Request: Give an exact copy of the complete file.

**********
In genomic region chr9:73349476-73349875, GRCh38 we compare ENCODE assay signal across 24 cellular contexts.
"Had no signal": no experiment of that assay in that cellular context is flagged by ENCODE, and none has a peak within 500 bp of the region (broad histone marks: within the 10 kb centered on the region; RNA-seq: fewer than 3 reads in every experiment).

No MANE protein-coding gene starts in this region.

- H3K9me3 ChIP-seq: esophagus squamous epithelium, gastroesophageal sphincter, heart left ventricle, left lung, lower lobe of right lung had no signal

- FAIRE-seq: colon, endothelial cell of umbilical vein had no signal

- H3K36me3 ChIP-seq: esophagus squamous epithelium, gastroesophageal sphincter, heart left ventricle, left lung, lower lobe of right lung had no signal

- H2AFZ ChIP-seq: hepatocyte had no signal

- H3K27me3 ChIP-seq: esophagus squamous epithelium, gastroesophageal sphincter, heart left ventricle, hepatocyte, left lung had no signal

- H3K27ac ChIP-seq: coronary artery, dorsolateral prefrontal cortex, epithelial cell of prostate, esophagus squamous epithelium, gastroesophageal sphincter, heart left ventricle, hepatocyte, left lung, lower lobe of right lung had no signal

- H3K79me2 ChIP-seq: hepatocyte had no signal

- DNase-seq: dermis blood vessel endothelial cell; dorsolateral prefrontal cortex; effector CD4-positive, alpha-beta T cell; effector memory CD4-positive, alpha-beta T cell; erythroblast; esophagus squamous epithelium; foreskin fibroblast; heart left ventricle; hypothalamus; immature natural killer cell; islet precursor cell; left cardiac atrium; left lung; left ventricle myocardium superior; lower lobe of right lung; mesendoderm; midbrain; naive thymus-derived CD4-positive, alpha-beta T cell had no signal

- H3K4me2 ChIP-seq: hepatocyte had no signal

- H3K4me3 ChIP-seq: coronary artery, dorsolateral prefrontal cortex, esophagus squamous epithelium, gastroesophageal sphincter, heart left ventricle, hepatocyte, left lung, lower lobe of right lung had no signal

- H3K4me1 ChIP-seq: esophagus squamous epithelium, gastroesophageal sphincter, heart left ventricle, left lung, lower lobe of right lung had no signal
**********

In genomic region chr9:73349476-73349875, GRCh38 we compare ENCODE assay signal across 24 cellular contexts.
"Had no signal": no experiment of that assay in that cellular context is flagged by ENCODE, and none has a peak within 500 bp of the region (broad histone marks: within the 10 kb centered on the region; RNA-seq: fewer than 3 reads in every experiment).

No MANE protein-coding gene starts in this region.

- H3K9me3 ChIP-seq: esophagus squamous epithelium, gastroesophageal sphincter, heart left ventricle, left lung, lower lobe of right lung had no signal

- FAIRE-seq: colon, endothelial cell of umbilical vein had no signal

- H3K36me3 ChIP-seq: esophagus squamous epithelium, gastroesophageal sphincter, heart left ventricle, left lung, lower lobe of right lung had no signal

- H2AFZ ChIP-seq: hepatocyte had no signal

- H3K27me3 ChIP-seq: esophagus squamous epithelium, gastroesophageal sphincter, heart left ventricle, hepatocyte, left lung had no signal

- H3K27ac ChIP-seq: coronary artery, dorsolateral prefrontal cortex, epithelial cell of prostate, esophagus squamous epithelium, gastroesophageal sphincter, heart left ventricle, hepatocyte, left lung, lower lobe of right lung had no signal

- H3K79me2 ChIP-seq: hepatocyte had no signal

- DNase-seq: dermis blood vessel endothelial cell; dorsolateral prefrontal cortex; effector CD4-positive, alpha-beta T cell; effector memory CD4-positive, alpha-beta T cell; erythroblast; esophagus squamous epithelium; foreskin fibroblast; heart left ventricle; hypothalamus; immature natural killer cell; islet precursor cell; left cardiac atrium; left lung; left ventricle myocardium superior; lower lobe of right lung; mesendoderm; midbrain; naive thymus-derived CD4-positive, alpha-beta T cell had no signal

- H3K4me2 ChIP-seq: hepatocyte had no signal

- H3K4me3 ChIP-seq: coronary artery, dorsolateral prefrontal cortex, esophagus squamous epithelium, gastroesophageal sphincter, heart left ventricle, hepatocyte, left lung, lower lobe of right lung had no signal

- H3K4me1 ChIP-seq: esophagus squamous epithelium, gastroesophageal sphincter, heart left ventricle, left lung, lower lobe of right lung had no signal